Will or a Trust? Which is Right for Me?

Let’s look at the differences between wills and trusts and how to choose the one that works best for you.  
Jessica Braxton

Jessica Braxton

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Wills, trusts, estate planning—all of these terms are used when discussing planning for the future of your assets and dependents. Some people think these terms are interchangeable, but they aren’t.  

Many estate planning options are available to you, and it can be confusing trying to decide which one to choose. There are both slight and significant differences between wills and trusts. Let’s look at the differences between wills and trusts and how to choose the one that works best for you.  

Wills and Trusts: Similarities and Differences 

Wills and trusts do overlap, but there are also key differences between them. Both documents let you declare who gets your things in the event of your death. They do it differently, and each document has its advantages and disadvantages.  

One of the most significant differences between a will and a trust is how and when they take effect. Wills don’t take effect until you are no longer living. Trusts, however, are effective as soon as you sign and fund them.  

Think of a will as a simple estate planning document. They allow you to decide who takes care of your children and pets, who gets your assets, and specify your final arrangements.  

When you create a trust, you must transfer assets to fund it, which makes the trust the owner of those assets. The transferal of assets makes setting up a trust more complicated than setting up a will. However, trusts do have a significant advantage over wills. Often, they can minimize or avoid the probate process.  

Which Is Better, A Will or A Trust?  

Wills and trusts have different, specific benefits, so one isn’t necessarily better than the other. The key is to realistically look at your situation, goals, and needs when you begin the process. That is how you will determine which is the best for protecting your family.  

Can You Have Both a Will and a Living Trust? 

You can have both a will and a living trust, as the two documents do different things. A will lets you name the guardians for your children, state your final wishes for your property and other assets, and name an executor for your estate. Trusts manage and distribute assets while you’re alive and after you die. So, it’s better to know what kind of will to combine with a living trust to get the best protection for your family.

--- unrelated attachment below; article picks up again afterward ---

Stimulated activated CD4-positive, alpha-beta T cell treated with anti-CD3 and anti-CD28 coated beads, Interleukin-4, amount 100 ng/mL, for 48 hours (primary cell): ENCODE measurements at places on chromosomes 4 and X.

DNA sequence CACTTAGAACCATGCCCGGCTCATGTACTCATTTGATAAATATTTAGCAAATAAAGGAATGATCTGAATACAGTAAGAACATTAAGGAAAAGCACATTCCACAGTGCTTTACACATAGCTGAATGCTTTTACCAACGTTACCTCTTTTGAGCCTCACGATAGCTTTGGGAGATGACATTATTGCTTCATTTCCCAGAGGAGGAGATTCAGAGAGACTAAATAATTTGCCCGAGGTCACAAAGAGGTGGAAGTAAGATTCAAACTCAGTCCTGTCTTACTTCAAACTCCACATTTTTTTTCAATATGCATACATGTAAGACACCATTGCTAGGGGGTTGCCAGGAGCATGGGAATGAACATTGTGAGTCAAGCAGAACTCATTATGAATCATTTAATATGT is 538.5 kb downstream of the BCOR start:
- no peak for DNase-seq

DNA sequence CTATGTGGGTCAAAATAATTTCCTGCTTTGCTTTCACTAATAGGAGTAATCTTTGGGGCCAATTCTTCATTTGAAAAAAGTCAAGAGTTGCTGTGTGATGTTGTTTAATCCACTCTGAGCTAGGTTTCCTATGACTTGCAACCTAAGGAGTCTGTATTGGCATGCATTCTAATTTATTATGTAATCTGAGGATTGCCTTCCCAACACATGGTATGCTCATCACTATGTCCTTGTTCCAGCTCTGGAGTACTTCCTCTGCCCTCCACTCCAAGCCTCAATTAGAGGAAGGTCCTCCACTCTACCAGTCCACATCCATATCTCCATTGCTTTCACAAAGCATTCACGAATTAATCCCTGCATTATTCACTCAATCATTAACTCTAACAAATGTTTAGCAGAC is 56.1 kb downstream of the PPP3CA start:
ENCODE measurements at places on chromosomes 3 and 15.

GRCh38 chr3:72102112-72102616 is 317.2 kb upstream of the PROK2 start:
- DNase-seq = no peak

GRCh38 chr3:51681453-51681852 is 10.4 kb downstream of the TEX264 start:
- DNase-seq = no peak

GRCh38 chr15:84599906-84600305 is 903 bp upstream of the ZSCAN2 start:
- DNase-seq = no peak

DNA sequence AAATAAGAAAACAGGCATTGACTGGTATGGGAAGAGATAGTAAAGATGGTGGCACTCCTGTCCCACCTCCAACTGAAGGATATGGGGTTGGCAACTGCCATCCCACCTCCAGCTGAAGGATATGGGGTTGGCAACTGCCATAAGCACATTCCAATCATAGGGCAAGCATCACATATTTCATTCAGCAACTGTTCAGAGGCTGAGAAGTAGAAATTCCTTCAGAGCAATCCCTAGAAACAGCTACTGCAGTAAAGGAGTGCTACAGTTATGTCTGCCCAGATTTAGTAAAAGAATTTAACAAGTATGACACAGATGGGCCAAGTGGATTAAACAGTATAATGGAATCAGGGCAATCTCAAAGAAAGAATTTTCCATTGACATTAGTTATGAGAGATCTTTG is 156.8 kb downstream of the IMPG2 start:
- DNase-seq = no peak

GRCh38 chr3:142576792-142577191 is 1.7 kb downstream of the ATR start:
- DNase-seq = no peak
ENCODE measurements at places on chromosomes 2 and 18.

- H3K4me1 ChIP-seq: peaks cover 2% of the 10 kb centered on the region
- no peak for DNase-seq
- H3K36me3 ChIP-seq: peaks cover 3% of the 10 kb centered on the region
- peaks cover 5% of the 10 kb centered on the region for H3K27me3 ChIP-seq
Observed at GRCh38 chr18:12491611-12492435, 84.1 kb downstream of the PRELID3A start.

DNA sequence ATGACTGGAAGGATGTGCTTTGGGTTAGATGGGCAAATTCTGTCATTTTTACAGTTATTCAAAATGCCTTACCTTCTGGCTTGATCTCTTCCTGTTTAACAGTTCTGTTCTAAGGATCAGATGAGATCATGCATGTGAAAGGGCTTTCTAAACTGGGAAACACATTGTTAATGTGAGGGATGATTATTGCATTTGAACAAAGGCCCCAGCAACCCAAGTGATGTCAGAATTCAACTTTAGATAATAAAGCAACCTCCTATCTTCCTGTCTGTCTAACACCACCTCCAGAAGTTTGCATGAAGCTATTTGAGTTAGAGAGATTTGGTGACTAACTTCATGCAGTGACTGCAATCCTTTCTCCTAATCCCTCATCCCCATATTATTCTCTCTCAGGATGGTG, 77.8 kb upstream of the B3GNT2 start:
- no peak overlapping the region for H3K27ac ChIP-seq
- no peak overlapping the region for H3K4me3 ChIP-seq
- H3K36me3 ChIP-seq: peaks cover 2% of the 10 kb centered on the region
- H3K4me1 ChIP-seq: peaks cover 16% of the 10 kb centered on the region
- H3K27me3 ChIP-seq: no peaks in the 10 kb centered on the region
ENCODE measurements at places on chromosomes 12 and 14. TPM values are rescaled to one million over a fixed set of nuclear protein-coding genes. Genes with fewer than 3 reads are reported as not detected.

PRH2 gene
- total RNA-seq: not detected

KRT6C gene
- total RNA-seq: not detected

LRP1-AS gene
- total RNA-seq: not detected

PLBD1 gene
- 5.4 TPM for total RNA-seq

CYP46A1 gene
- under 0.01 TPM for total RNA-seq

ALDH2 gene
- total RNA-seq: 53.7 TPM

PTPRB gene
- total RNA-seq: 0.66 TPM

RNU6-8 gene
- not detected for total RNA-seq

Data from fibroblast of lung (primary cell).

Having a last will and a living trust together is not necessarily the best idea. If you have assets that are only in your last will, they will likely be part of an extensive probate process. Last wills are public documents. Assets in a trust are generally protected from probate court.  

Most revocable living trusts also include what is known as a pour over will. This type of will is made to work with your trust. Pour over wills are basically a type of backup plan that ensures everything goes under the trust you have established. In the case of a pour over will, anything you own outside of the trust, and anything included in the last will, will be paid into your trust when you pass away.  

Is Probate Required for Wills?  

Creating a will doesn’t necessarily mean your loved ones won’t have to deal with probate. Probate is a court-supervised process that occurs after you pass away if you don’t have a comprehensive estate plan in place. The process can be time-consuming and costly.  

You can simplify or eliminate the probate process in a variety of ways. One way is to create a trust when you do your estate planning. Anything within the trust can be passed to your heirs without going through probate. Having a trust keeps asset distribution a private matter, while asset distribution through wills and probate is public.  

When Do Wills and Trusts Go into Effect?  

Trusts go into effect basically as soon as they are signed and funded. A will, however, doesn’t go into effect until you die.  

  • Death and the Will 

A last will and testament goes into effect at the moment of death. When that happens, someone notifies the court to start the process of probate. The probate process can be expensive and time-consuming.  

Basically, a will is useless as long as you are alive. If you were to become incapacitated before death, your will does nothing to make decisions for you. So, a will is not effective for estate planning on its own.  

  • Life, Death, and Trusts 

Trusts can simplify the process for your loved ones because they take effect as soon as you sign. Trusts don’t just plan for your death; they are also designed to affect your life. A trust provides for instances when you can’t make decisions for yourself, such as becoming mentally incapacitated or physically disabled. It also keeps your loved ones from having to make unthinkable decisions.  

The most important aspect of a trust is it can make your wishes known while you’re still alive as well as after you’ve passed away. There is no wondering what you would have wanted. A trust takes some of the burden off the people who survive you.  

Final Thoughts 

Planning for the future is important for many reasons. The process can seem overwhelming, and many of us think we have plenty of time to plan. However, none of us know what the future holds, so it’s important to have a plan in place that will take the burden away from our loved ones if the unthinkable happens.